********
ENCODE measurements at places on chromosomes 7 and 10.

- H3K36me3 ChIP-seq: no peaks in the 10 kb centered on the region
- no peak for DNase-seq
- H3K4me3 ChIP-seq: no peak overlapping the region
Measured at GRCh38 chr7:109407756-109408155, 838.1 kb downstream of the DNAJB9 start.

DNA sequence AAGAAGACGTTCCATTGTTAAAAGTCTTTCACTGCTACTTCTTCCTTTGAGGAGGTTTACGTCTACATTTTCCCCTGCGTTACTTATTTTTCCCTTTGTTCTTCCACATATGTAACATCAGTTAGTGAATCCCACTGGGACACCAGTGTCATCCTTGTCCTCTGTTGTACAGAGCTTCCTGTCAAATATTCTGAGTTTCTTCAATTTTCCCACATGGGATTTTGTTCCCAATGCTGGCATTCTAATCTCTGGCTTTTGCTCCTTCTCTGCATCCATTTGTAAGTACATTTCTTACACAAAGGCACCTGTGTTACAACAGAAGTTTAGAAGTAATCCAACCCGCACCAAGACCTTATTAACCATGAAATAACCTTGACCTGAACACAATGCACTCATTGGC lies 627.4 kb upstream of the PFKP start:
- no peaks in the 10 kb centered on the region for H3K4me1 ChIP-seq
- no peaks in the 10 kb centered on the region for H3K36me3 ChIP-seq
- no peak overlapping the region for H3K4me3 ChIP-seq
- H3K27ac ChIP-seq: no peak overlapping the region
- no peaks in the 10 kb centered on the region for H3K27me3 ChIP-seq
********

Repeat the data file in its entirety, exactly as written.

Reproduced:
ENCODE measurements at places on chromosomes 7 and 10.

- H3K36me3 ChIP-seq: no peaks in the 10 kb centered on the region
- no peak for DNase-seq
- H3K4me3 ChIP-seq: no peak overlapping the region
Measured at GRCh38 chr7:109407756-109408155, 838.1 kb downstream of the DNAJB9 start.

DNA sequence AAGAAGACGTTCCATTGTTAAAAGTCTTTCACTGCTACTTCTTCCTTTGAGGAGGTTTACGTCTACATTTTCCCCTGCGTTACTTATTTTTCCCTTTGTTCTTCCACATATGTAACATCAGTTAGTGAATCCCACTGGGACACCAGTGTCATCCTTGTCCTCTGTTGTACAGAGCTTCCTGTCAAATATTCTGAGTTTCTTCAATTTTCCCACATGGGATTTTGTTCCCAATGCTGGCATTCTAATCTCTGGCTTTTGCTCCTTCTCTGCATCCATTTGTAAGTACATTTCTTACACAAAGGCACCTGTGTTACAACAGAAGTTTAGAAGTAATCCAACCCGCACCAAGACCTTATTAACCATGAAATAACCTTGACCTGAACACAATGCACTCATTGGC lies 627.4 kb upstream of the PFKP start:
- no peaks in the 10 kb centered on the region for H3K4me1 ChIP-seq
- no peaks in the 10 kb centered on the region for H3K36me3 ChIP-seq
- no peak overlapping the region for H3K4me3 ChIP-seq
- H3K27ac ChIP-seq: no peak overlapping the region
- no peaks in the 10 kb centered on the region for H3K27me3 ChIP-seq